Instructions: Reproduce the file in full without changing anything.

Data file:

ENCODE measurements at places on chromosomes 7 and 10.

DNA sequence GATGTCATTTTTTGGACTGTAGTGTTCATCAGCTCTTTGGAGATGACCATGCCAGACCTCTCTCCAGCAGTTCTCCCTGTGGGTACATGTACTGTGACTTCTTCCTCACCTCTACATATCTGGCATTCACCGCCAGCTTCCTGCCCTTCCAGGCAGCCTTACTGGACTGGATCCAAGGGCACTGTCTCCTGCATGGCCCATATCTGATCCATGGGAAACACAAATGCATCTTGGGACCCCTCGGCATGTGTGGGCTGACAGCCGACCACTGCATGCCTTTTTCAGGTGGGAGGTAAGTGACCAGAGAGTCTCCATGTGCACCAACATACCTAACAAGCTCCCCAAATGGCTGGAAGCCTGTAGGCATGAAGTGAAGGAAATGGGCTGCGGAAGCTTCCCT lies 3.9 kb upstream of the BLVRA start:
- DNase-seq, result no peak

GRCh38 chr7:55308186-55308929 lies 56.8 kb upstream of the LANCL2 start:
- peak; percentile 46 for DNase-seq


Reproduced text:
ENCODE measurements at places on chromosomes 7 and 10.

DNA sequence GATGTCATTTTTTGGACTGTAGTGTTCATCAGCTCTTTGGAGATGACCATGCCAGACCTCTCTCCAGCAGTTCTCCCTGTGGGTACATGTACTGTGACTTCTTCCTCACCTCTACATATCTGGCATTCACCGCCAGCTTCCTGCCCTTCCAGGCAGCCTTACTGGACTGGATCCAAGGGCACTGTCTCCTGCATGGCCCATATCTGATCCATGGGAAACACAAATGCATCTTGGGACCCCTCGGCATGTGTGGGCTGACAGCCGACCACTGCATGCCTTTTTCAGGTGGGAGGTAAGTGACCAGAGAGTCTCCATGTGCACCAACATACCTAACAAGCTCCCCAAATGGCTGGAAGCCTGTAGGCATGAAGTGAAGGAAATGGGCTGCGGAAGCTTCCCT lies 3.9 kb upstream of the BLVRA start:
- DNase-seq, result no peak

GRCh38 chr7:55308186-55308929 lies 56.8 kb upstream of the LANCL2 start:
- peak; percentile 46 for DNase-seq